Evo: The education profession is a great community. Constantly changing, innovative and full of supportive people who want the best for you, it’s an inspiring community. I’ve spent 20 years inspiring students, teachers and leaders to innovate, and I’ve been recently thinking maybe I should give myself a chance to explore new opportunities in education and innovate more outside the classroom. Post-Covid education requires a shift in the way we approach education and has opened up new doors for teachers to expand their horizons.
EDUAE: So, that’s the direction you’re now moving?
Evo: Yes, creating projects and ideas that help inspire a shift in education. So, I’ll be moving to West Sussex with my wife, Anne-Marie and my two children, Zakaria and Zara. We are renovating the house, and I’ll be building an office/studio to help kick start the new business called Innovation X I am currently working on in my spare time.
EDUAE: After being in teaching for 20 years, what do you think makes a good teacher?
Evo: Someone who builds positive relationships with the students and actively seeks to connect with every individual.
EDUAE: During a recent visit to London, I was stopped by a group of youths on pushbikes who I think wanted to relieve me of my personal belongings, or maybe they just wanted to know the time? It was impossible to tell, as I’m not fluent in gangster lingo. But I often think these kinds of kids would have the most potential if they had good teachers who could help them channel their energy correctly?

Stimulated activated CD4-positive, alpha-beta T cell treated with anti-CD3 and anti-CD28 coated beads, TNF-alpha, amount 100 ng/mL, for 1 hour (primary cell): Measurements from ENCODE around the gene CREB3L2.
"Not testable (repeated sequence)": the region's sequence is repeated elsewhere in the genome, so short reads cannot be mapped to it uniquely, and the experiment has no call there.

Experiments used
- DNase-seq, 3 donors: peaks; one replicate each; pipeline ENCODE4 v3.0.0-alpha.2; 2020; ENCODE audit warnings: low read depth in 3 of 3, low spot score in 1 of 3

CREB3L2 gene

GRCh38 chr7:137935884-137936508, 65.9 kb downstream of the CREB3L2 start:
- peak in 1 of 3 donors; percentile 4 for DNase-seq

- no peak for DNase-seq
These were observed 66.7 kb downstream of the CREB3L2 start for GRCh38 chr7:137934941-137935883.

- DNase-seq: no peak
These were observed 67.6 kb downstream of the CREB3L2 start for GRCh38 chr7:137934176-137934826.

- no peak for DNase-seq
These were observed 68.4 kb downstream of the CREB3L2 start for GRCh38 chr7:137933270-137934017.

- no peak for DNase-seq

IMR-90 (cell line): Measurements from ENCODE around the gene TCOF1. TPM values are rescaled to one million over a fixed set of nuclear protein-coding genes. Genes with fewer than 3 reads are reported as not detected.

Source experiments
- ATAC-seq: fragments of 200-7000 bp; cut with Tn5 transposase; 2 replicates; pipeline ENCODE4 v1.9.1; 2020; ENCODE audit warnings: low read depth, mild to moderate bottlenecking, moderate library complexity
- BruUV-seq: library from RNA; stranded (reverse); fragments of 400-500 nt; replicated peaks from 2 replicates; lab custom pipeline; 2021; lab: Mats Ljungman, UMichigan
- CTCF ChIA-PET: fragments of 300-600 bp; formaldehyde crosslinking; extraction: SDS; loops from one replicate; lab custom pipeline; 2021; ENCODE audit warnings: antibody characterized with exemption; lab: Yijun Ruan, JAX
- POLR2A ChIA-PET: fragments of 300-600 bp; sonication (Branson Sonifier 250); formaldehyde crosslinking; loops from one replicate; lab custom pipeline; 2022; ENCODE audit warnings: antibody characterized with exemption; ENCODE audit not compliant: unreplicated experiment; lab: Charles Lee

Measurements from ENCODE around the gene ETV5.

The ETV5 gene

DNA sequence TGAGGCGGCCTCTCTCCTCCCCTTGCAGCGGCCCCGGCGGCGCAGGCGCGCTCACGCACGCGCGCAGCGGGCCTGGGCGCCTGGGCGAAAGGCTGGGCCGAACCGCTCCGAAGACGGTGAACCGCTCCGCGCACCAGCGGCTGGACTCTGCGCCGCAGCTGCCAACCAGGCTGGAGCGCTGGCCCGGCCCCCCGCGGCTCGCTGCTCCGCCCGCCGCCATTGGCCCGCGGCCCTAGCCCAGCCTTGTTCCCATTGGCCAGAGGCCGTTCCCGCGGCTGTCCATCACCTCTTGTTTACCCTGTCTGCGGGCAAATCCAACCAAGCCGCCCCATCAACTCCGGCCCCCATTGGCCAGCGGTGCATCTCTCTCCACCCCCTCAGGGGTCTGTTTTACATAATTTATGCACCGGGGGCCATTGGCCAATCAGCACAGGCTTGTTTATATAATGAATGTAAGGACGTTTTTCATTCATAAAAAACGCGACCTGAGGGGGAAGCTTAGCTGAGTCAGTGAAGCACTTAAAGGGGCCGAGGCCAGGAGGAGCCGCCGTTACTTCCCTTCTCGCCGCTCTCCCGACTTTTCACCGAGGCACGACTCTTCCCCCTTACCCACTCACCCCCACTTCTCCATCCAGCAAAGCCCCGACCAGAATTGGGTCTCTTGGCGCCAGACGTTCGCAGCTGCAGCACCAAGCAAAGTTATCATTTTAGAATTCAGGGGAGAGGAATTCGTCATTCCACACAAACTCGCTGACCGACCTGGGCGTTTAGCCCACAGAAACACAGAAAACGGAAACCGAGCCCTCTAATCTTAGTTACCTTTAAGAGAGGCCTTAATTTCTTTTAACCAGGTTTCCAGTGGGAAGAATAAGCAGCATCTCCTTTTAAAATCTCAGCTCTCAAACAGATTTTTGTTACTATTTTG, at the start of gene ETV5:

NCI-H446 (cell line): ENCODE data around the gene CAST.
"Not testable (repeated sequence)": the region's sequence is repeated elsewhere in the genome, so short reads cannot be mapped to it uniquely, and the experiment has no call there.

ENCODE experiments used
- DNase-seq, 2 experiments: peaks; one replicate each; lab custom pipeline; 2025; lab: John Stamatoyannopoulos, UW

Evo: Absolutely! It’s the tenacious ones I like the most. I find them the easiest to connect with, and they are the students I learn most from. They challenge the way you do things, which can lead to inspiring new ideas. We need tenacious individuals in the global innovation space because they will question what is currently being done and why we can’t approach it in another way.
EDUAE: And you do EdTalks – will you be carrying on with these when you return to the UK?
Evo: I will be. I am getting into using and producing media a lot more. My office at home will be more like a media studio, which will provide a creative space to produce live broadcasts like EdTalks live, which I hope to expand to three times a week. Over my past two seasons, it has become clear that different regions have different needs and perspectives on educational trends. I’m hoping to start a new season that caters specifically to the three regions I am most familiar with, the Middle East and Asia, UK and the USA. This will also provide opportunities to work with edtech companies and publications such as Education UAE.
EDUAE: Is there a bit of sadness on leaving Dwight School after three years?
Evo: For sure. I watched Dwight School Dubai being built and was part of the team that opened its doors on its very first day. It’s the first and possibly the last new school I’ll ever teach in. I’ve had students asking what I’ll be doing next. It’s a great community, lots of positive students and staff. I’ll be staying in touch with the team at the school to follow its developments over the coming years.
EDUAE: What’s your first venture with Innovation X?
Evo: My first service is called Vertigo, a social media agency for schools. After several discussions with friends and exploring various possibilities, this became the idea that felt most in line with how I wanted to progress. I’ve been actively using social media to develop connections and spread positive messages about education, innovation and design for three years now and am now fortunate to have a good network that expands across the globe. I aim to use this experience coupled with my love for teaching and learning to support schools, universities and edtech companies to connect and engage with the right audience.
EDUAE: Put simply, enjoying life and helping others – you can’t imagine it getting much better than that?
Evo: This is the best feeling, helping others reach their full potential through big thinking and forward-thinking ideas.